Linked list question.

This is a discussion on Linked list question. within the C Programming forums, part of the General Programming Boards category; Hey I am having trouble with this function. It's arguements are 2 integrs and the beginning of the linked list. ...

  1. #1
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    Sep 2008
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    60

    Linked list question.

    Hey I am having trouble with this function.
    It's arguements are 2 integrs and the beginning of the linked list.
    the list begins with one node, which has the value [ 0 | 9999 | / ]

    the first integer is where the break should start. and the second integer is for how many "blocks" it should continue till the next node can start.

    first call: deallocateNode(1000, 100, &h);
    prints two nodes: [ 0 | 999 | ]-----> [ 1100 | 9999 | / ] which is correct.

    second call: deallocateNode(500, 100, &h);

    prints two nodes instead of three: [ 0 | 499 | ]-----> [ 1100 | 9999 | / ]

    but should print: [ 0 | 499 | ]-----> [ 600 | 999 | ]-----> [ 1100 | 9999 | / ]

    why is the node [ 600 | 999 | ] not being printed?

    thanks.



    Code:
    /*the list*/
    struct node {
    	int start;
    	int end;
    	struct node *nextPtr;
    };
    
    /*function deallocateNode*/
    void deallocateNode(int p, int q, struct node **h) {
    	struct node *newPtr, *previousPtr, *currentPtr;
    	if((newPtr = (struct node *)malloc(sizeof(struct node))) == NULL) {
    		printf("Node allocation failed. \n");
    		exit(1);
    	}
    	if(newPtr != NULL) { /*create a new node*/
    		if(p < (*h)->end) {
    			newPtr->start = (*h)->start;
    			printf("newPtr->start &#37;d", newPtr->start);
    			newPtr->end = p-1;
    			newPtr->nextPtr = NULL;
    		}
    
    		previousPtr = NULL;	/*initialize nodes*/
    		(*h)->start = p + q;
    		currentPtr = (*h);
    
    		while(currentPtr != NULL) {
    			previousPtr = currentPtr;
    			currentPtr = currentPtr->nextPtr;
    			printf("WHILE LOOP \n");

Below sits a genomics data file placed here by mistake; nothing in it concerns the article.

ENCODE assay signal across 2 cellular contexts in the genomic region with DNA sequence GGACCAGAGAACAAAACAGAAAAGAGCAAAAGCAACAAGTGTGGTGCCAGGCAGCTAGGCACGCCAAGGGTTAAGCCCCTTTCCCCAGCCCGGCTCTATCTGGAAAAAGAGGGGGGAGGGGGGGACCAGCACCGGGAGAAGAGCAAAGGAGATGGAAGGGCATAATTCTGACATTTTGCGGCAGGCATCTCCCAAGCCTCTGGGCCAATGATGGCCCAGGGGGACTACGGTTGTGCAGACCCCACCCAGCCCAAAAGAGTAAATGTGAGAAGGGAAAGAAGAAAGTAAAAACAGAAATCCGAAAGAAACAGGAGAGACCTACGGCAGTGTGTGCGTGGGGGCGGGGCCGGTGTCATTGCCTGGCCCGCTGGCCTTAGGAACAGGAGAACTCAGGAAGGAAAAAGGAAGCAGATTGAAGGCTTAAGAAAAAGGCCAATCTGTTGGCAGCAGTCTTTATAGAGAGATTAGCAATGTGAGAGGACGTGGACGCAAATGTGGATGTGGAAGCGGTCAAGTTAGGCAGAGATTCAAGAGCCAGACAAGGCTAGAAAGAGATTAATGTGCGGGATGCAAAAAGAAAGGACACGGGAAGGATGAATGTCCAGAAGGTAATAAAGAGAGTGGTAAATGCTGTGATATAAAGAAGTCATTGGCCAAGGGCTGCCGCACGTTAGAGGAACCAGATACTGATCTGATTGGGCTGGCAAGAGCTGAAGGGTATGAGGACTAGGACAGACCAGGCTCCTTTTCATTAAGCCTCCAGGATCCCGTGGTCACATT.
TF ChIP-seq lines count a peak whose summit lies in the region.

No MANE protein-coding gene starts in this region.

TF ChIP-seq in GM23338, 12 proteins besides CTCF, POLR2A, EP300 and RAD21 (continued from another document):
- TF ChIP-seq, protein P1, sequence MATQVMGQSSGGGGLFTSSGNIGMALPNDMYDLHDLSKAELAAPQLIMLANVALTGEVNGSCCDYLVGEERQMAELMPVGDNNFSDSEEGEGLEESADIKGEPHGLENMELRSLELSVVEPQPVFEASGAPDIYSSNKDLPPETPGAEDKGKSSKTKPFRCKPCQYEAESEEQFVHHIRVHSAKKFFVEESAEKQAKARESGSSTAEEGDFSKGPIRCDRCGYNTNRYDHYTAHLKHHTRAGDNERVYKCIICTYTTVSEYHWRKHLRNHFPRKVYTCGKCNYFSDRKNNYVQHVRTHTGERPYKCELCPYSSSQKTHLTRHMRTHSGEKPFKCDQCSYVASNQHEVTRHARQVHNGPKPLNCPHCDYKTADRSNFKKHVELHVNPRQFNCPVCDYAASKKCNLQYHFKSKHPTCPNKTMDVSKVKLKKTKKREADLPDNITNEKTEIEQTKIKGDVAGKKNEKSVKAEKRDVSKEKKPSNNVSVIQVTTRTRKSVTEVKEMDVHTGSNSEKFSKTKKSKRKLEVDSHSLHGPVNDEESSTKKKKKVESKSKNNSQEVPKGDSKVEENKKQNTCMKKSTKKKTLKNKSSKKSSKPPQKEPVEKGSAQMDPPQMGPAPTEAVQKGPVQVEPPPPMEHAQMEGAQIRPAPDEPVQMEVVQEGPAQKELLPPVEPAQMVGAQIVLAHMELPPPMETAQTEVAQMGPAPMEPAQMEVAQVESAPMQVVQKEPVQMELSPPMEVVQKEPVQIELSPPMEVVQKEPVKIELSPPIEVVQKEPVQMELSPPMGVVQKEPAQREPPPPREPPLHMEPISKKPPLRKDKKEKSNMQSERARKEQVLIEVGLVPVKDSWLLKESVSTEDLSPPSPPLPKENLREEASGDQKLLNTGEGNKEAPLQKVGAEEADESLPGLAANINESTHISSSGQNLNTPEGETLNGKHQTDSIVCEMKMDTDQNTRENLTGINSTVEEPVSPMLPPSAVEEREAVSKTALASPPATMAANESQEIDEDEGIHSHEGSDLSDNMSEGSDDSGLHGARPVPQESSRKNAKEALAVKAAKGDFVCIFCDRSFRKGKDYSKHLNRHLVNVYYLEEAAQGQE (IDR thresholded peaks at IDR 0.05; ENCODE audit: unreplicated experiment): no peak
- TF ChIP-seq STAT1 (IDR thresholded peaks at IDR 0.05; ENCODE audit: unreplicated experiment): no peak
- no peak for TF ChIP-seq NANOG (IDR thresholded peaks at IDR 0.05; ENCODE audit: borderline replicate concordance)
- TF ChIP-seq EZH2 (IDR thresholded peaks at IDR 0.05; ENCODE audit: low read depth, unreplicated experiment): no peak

}
    		
    		
    		newPtr->nextPtr = previousPtr;
    		previousPtr->nextPtr = currentPtr;
    		(*h) = newPtr;
    
    	}
    }
    
    
    /*just the print function */
    void print_list(struct node *h) {
    	if (h == NULL) {
    		printf("The list is empty.\n");
    	}
    	else {
    		printf("Values in the list are:\n");
    		while(h!= NULL) {
    			printf("%d %d\n", h->start, h->end);
    			h = h->nextPtr;
    		}
    	}
    }
    Last edited by gp364481; 09-30-2008 at 11:05 AM.

  2. #2
    and the Hat of Guessing tabstop's Avatar
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    Posts
    14,185
    You should always work it out on a piece of paper. When I worked it out, this is what happened:
    1. newPtr was set to a new node, 0--499.
    2. *h was changed to become 600--999.
    3. The while loop walked the old list until it got to the end.
    4. newPtr was set to point to the end of the old list.
    5. *h was changed to point to newPtr, thus leaking the old *h (the node from 600--999, which nothing is pointing at any more).

    You probably don't need to walk the list in this case, just set newPtr->next to point to h, set *h to newPtr and go.

  3. #3
    Registered User
    Join Date
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    Posts
    60
    Quote Originally Posted by tabstop View Post
    You should always work it out on a piece of paper. When I worked it out, this is what happened:
    1. newPtr was set to a new node, 0--499.
    2. *h was changed to become 600--999.
    3. The while loop walked the old list until it got to the end.
    4. newPtr was set to point to the end of the old list.
    5. *h was changed to point to newPtr, thus leaking the old *h (the node from 600--999, which nothing is pointing at any more).

    You probably don't need to walk the list in this case, just set newPtr->next to point to h, set *h to newPtr and go.


    Revised function:
    Code:
    void deallocateNode(int p, int q, struct node **h) {
    	struct node *newPtr, *previousPtr, *currentPtr;
    	if((newPtr = (struct node *)malloc(sizeof(struct node))) == NULL) {
    		printf("Node allocation failed. \n");
    		exit(1);
    	}
    	if(newPtr != NULL) { /*create a new node*/
    		if(p < (*h)->end) {
    			newPtr->start = (*h)->start;
    			printf("newPtr->start %d", newPtr->start);
    			newPtr->end = p-1;
    			newPtr->nextPtr = NULL;
    		}
    
    		previousPtr = NULL;	/*initialize nodes*/
    		(*h)->start = p + q;
    		currentPtr = (*h);
    
    		newPtr->nextPtr = currentPtr;
    		(*h) = newPtr;
    
    	}
    }
    Thanks alot.
    linked lists are confusing. I was working it out on paper though. I just couldnt see that by walking through the list I was making the node that I needed equal NULL.
    Now it works fine. Thanks again.

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